- Do not touch the pipette tip even with gloved hands to remove it from the nose of the pipette. Always use the ejector to remove tips.
- Always have the receptacle for the liquid ready before you aspirate the liquid from its container. This precludes the possibility of having to place the pipette on its side while getting the receptacle ready, as this may cause the liquid to trickle into the interior of the pipette.
- Do not reuse tips. Tips are designed for single-use only. Any manipulation to reuse tips destroys the metrological characteristics of the polypropylene or polycarbonate material, making the volume of transferred liquid unreliable.
Maintenance and Calibration
Pipettes, like all equipment are subject to wear and tear. Based on the duration and frequency of use, the best of pipettes undergo some shift in optimal performance. Routine maintenance and calibration is the best way to keep your pipettes in tip-top shape. Calibration of a pipette is the process of determining the difference between the average volume of a series of measurements and the set volume on the pipette’s display. Adjustment of a pipette involves changing the internal settings of the pipette so that the volume set on the pipette’s display matches the actual volume measured. Pamper your pipettes with periodic care and maintenance. Set up a schedule for getting your lab’s pipettes professionally cleaned and ensure their optimal performance by routine maintenance and service. Periodic, preventative maintenance every 6 to 12 months, based on the frequency of use, can pinpoint problems in a pipette before experiments are affected. This preventative action is vital because minute discrepancies in liquid volumes cannot be detected by the naked eye, resulting in data inaccuracies before the user realizes that there could be an issue.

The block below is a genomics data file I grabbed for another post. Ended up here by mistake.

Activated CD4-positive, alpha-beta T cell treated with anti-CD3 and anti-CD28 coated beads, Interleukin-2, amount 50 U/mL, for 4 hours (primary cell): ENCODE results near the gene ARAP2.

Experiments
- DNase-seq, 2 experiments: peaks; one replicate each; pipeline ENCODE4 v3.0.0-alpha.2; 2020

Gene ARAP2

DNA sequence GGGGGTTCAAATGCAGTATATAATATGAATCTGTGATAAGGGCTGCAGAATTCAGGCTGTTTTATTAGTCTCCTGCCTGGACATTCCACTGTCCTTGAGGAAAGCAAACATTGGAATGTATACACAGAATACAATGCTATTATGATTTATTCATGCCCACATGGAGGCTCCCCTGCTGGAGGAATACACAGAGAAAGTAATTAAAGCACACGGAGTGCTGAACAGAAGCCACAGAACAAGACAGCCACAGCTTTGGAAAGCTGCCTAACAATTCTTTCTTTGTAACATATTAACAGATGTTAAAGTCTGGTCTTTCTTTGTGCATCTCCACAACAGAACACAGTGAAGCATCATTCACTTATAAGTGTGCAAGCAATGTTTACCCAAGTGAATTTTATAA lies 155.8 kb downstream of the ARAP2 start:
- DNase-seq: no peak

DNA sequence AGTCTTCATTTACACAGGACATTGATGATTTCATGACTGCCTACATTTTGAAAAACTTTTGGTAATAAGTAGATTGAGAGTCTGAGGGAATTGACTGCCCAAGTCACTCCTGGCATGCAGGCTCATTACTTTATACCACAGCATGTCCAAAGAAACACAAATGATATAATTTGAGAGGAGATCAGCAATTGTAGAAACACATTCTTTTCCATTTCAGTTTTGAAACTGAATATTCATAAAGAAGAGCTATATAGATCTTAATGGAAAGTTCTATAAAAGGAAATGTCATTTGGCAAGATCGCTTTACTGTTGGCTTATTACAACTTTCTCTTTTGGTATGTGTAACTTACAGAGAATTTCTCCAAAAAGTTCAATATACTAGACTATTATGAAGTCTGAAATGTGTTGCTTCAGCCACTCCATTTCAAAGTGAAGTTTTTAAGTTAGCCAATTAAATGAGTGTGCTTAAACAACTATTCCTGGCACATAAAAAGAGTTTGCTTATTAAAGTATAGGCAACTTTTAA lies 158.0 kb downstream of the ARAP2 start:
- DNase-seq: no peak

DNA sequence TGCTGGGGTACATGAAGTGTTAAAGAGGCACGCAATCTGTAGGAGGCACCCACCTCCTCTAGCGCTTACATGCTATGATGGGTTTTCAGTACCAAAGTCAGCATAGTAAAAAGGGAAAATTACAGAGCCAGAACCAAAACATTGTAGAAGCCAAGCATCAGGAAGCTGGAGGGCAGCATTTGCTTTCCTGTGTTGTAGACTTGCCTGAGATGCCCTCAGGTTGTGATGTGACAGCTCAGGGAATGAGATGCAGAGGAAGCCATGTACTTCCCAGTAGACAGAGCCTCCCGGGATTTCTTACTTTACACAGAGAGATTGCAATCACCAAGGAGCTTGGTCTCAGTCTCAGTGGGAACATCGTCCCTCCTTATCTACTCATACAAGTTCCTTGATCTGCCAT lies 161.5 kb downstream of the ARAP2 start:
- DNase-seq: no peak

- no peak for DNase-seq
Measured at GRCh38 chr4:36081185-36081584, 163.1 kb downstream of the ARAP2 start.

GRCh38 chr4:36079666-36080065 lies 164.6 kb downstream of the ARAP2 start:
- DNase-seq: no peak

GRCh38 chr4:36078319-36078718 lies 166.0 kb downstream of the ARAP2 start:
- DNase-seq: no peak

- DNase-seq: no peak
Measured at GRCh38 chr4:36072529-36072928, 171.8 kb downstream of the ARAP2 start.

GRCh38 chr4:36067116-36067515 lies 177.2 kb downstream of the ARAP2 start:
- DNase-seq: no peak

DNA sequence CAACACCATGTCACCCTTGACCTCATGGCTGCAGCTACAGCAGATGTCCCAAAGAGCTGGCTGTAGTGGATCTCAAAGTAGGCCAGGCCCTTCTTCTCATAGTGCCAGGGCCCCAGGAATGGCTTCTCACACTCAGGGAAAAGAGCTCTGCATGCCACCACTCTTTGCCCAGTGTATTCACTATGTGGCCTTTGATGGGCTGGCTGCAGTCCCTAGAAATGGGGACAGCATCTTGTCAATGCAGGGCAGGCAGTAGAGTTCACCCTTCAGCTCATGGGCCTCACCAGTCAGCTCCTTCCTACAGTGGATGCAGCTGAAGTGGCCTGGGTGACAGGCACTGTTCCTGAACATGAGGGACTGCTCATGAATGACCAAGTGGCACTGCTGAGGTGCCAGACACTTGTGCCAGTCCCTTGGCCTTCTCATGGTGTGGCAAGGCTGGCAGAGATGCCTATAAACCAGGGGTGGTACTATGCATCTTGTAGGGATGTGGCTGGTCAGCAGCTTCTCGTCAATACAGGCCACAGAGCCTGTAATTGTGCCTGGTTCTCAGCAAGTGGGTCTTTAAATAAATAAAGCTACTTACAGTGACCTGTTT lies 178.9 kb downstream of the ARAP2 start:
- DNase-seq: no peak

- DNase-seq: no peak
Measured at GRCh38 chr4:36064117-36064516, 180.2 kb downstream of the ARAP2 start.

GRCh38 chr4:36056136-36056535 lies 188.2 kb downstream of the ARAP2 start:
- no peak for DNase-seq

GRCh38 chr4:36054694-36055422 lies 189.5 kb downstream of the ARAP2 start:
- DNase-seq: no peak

The Art of Precision Pipetting
Accurate and precise manual pipetting approximates the diligence and dedication of an art form, whether using a single-channel, multichannel, or repeat-dispenser pipette. Being mindful of the multifarious causes that allow discrepancies to creep into your pipetting, and taking preventive measures by committing to established good practice guidelines and periodic calibrations, will ensure the quality and reproducibility of your data.
- Thermo Fisher Scientific. Finland. “Improve pipetting performance with pipette systems: Thermo Scientific Finnpipette F2 pipettes and Thermo Scientific Finntip Flex pipette tips,” Application Note, APLTF2Finntip0615, 2015.
- G. Rodrigues, D. Rumery, “Extreme Pipetting II,” PFQ, Wiley Periodicals, Inc. September 2007.
- Thermo Fisher Scientific, USA. “Breakthrough ClipTip technology,” 2014.
- S. Koivisto, S. Berghäll. Thermo Scientific. “ClipTip Technology—Part 1. Transform Your Daily Pipetting” Application Note, ANHPF1ClipTip0912, 2012.
- P. Heimler. Thermo Fisher Scientific, USA “Choosing the Best Pipette Tip for your Application” ANHPTTipSelect0612, 2012.
- S. Koivisto, Thermo Fisher Scientific. “Effect of Liquid Properties in Pipetting Liquid Handling Note – No. 1” AN-HP-PIPETTING1-1109. Lit. no. 151 7160. 2009.
- Thermo Fisher Scientific. “Is there an easier and more efficient way to transfer liquids between various labware formats, than using traditional handheld pipettes?” SMHPE1CT0214, 2014.